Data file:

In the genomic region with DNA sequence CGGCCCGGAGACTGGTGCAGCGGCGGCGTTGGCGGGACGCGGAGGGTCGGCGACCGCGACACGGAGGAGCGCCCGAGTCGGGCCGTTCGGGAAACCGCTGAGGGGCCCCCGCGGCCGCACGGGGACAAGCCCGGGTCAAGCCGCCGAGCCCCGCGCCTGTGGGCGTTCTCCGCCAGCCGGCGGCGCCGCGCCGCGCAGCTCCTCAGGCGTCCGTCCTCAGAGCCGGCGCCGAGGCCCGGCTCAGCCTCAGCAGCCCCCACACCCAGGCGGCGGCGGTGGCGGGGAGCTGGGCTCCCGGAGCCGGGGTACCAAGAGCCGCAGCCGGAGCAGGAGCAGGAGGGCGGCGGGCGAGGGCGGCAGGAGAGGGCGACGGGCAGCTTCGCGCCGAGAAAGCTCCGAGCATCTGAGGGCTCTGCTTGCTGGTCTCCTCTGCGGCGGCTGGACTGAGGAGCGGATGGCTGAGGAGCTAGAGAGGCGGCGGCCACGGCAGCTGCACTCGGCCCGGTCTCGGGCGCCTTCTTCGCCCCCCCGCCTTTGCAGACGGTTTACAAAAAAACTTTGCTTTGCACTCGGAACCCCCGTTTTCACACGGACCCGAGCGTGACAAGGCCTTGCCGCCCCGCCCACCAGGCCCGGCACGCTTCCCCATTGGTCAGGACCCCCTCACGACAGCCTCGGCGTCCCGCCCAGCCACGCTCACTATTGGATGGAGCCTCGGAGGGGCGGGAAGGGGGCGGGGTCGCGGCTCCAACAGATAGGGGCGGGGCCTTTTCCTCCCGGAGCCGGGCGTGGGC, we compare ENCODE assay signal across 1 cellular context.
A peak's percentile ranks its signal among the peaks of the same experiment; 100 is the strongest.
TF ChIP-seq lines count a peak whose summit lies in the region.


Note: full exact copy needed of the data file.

In the genomic region with DNA sequence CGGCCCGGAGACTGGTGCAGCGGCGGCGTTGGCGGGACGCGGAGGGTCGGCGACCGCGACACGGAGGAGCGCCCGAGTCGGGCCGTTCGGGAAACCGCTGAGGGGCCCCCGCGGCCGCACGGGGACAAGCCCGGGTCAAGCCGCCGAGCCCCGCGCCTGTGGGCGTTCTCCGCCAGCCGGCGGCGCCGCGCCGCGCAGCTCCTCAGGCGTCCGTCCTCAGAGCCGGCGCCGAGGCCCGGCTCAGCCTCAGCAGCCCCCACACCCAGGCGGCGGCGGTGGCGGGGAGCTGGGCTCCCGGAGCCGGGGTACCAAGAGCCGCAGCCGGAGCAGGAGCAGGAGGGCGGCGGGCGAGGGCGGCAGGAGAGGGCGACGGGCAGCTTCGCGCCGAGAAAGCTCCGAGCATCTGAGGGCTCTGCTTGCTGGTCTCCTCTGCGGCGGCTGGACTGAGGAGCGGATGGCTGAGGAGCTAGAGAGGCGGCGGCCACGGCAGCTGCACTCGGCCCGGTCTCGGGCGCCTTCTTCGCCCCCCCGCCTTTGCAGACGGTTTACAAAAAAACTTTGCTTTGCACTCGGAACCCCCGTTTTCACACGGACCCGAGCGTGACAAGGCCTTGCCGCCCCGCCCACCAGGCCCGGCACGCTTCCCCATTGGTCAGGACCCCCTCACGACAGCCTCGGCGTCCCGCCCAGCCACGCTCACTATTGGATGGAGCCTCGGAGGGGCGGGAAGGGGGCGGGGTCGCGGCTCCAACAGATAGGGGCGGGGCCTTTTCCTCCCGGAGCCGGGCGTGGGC, we compare ENCODE assay signal across 1 cellular context.
A peak's percentile ranks its signal among the peaks of the same experiment; 100 is the strongest.
TF ChIP-seq lines count a peak whose summit lies in the region.